Senegal is a located on the west coast of Africa and has a coastline which abuts the Atlantic Ocean. Just off the coast, near the country’s capital Dakar, is a small group of islands that have been uninhabited for many centuries. Called the Magdalene Islands, the closest island is about four kilometres offshore from Dakar.
Because they are uninhabited, the islands have been declared a national park so permits must be obtained from the government before tourists can visit the islands and boats hired in order to be able to make the trip.
Better known by its French name Iles de Madeleines, it is one of the world’s smallest national parks. The park covers just 50 hectares, of which just 15 hectares are comprised of terrain.
The islands are also quite barren, and locals believe that evil spirits may live there. Perhaps one of the reasons that people have chosen not to occupy the islands is because they are covered by a substantial amount of guano, and have a local alternative name that is very descriptive of that fact.
Evil spirits or not, the islands are home to a very rare species of the seabird called the Red-Billed Phaeton. This bird is only found here and on the Galapagos Islands which, given the enormous distance between the two island groups, begs the question of how the bird was either able to develop separately, or to travel between the group of islands.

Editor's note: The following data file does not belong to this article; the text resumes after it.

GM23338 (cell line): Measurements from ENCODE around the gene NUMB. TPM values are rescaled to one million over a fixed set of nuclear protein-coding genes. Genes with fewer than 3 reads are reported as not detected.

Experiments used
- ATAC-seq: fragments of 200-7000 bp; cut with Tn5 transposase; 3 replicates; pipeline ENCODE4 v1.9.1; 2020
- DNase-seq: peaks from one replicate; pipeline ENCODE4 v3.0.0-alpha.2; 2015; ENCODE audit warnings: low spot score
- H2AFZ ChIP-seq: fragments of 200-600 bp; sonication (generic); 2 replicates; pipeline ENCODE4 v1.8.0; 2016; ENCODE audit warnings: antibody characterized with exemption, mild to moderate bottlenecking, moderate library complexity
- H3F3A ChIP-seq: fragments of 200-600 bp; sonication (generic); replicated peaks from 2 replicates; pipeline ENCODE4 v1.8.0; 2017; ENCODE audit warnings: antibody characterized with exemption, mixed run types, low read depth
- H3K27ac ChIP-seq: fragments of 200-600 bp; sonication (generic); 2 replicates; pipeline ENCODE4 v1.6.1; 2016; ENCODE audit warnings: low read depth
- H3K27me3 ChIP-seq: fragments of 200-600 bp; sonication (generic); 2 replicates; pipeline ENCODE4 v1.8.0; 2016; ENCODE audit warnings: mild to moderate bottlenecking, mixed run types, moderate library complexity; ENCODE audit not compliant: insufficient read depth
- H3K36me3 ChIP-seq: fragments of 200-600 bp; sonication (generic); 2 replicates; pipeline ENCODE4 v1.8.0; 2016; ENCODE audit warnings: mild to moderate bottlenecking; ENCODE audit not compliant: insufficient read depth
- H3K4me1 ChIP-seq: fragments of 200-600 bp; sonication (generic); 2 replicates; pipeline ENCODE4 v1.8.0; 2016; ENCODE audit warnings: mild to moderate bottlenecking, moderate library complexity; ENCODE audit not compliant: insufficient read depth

Apparently, an old priest had lived on one of the islands a couple of centuries ago. The story goes that he had no choice and was made to live there in isolation for some misdemeanour. The remnants of his house can still be seen, but it must have been a miserable life.
One of the islands is called Snake Island. Whilst it may have some snakes, it appears that it may have actually been named after a shipwrecked sailor who was stranded there for a while. The island is certainly rich in other wildlife, apart from the snakes. Apparently it has lots of rats, a fact which convinces me that snakes must be reasonably scarce as rats are a favourite food of snakes.
The island is definitely home to many different types of birds including breeding colonies of cormorants, ospreys, gannets, brown boobies, the crested lark, peregrine falcons, magpie crows, black kites and the phaeton.
Some of the islands are little more than rocks which poke out of the sea, but given the islands’ proximity to Dakar they are worth a visit for those who have a fascination for birds.